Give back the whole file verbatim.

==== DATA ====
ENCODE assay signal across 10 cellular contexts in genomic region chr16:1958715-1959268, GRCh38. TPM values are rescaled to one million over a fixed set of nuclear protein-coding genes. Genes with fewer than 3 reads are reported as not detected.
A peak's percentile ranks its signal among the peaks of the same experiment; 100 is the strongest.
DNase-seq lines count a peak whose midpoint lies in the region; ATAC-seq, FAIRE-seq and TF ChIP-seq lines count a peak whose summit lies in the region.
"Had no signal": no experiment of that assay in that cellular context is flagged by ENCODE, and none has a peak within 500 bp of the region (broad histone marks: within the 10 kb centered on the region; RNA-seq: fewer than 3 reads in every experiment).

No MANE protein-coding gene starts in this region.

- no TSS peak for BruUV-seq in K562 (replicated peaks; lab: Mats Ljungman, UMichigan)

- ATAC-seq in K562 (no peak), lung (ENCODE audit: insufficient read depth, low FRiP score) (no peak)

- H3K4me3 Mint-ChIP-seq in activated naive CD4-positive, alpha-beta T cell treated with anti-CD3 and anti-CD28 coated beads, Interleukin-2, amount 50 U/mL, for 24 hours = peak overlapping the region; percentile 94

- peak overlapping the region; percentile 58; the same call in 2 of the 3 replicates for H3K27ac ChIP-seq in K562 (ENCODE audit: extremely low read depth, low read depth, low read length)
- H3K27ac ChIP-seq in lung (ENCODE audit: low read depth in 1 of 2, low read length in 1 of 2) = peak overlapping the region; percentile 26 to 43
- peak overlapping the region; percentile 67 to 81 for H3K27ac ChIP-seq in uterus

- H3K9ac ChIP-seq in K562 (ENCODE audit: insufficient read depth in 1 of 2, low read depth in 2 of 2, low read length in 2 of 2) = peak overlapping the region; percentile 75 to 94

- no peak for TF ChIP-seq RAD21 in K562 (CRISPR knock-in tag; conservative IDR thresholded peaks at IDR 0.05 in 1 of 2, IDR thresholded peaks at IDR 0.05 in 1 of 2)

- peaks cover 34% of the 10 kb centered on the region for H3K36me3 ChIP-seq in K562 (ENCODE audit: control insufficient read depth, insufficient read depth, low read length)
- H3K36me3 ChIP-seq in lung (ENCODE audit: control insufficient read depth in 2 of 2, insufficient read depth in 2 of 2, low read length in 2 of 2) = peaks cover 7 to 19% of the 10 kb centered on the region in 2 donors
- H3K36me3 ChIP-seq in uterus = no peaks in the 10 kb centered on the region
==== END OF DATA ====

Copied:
ENCODE assay signal across 10 cellular contexts in genomic region chr16:1958715-1959268, GRCh38. TPM values are rescaled to one million over a fixed set of nuclear protein-coding genes. Genes with fewer than 3 reads are reported as not detected.
A peak's percentile ranks its signal among the peaks of the same experiment; 100 is the strongest.
DNase-seq lines count a peak whose midpoint lies in the region; ATAC-seq, FAIRE-seq and TF ChIP-seq lines count a peak whose summit lies in the region.
"Had no signal": no experiment of that assay in that cellular context is flagged by ENCODE, and none has a peak within 500 bp of the region (broad histone marks: within the 10 kb centered on the region; RNA-seq: fewer than 3 reads in every experiment).

No MANE protein-coding gene starts in this region.

- no TSS peak for BruUV-seq in K562 (replicated peaks; lab: Mats Ljungman, UMichigan)

- ATAC-seq in K562 (no peak), lung (ENCODE audit: insufficient read depth, low FRiP score) (no peak)

- H3K4me3 Mint-ChIP-seq in activated naive CD4-positive, alpha-beta T cell treated with anti-CD3 and anti-CD28 coated beads, Interleukin-2, amount 50 U/mL, for 24 hours = peak overlapping the region; percentile 94

- peak overlapping the region; percentile 58; the same call in 2 of the 3 replicates for H3K27ac ChIP-seq in K562 (ENCODE audit: extremely low read depth, low read depth, low read length)
- H3K27ac ChIP-seq in lung (ENCODE audit: low read depth in 1 of 2, low read length in 1 of 2) = peak overlapping the region; percentile 26 to 43
- peak overlapping the region; percentile 67 to 81 for H3K27ac ChIP-seq in uterus

- H3K9ac ChIP-seq in K562 (ENCODE audit: insufficient read depth in 1 of 2, low read depth in 2 of 2, low read length in 2 of 2) = peak overlapping the region; percentile 75 to 94

- no peak for TF ChIP-seq RAD21 in K562 (CRISPR knock-in tag; conservative IDR thresholded peaks at IDR 0.05 in 1 of 2, IDR thresholded peaks at IDR 0.05 in 1 of 2)

- peaks cover 34% of the 10 kb centered on the region for H3K36me3 ChIP-seq in K562 (ENCODE audit: control insufficient read depth, insufficient read depth, low read length)
- H3K36me3 ChIP-seq in lung (ENCODE audit: control insufficient read depth in 2 of 2, insufficient read depth in 2 of 2, low read length in 2 of 2) = peaks cover 7 to 19% of the 10 kb centered on the region in 2 donors
- H3K36me3 ChIP-seq in uterus = no peaks in the 10 kb centered on the region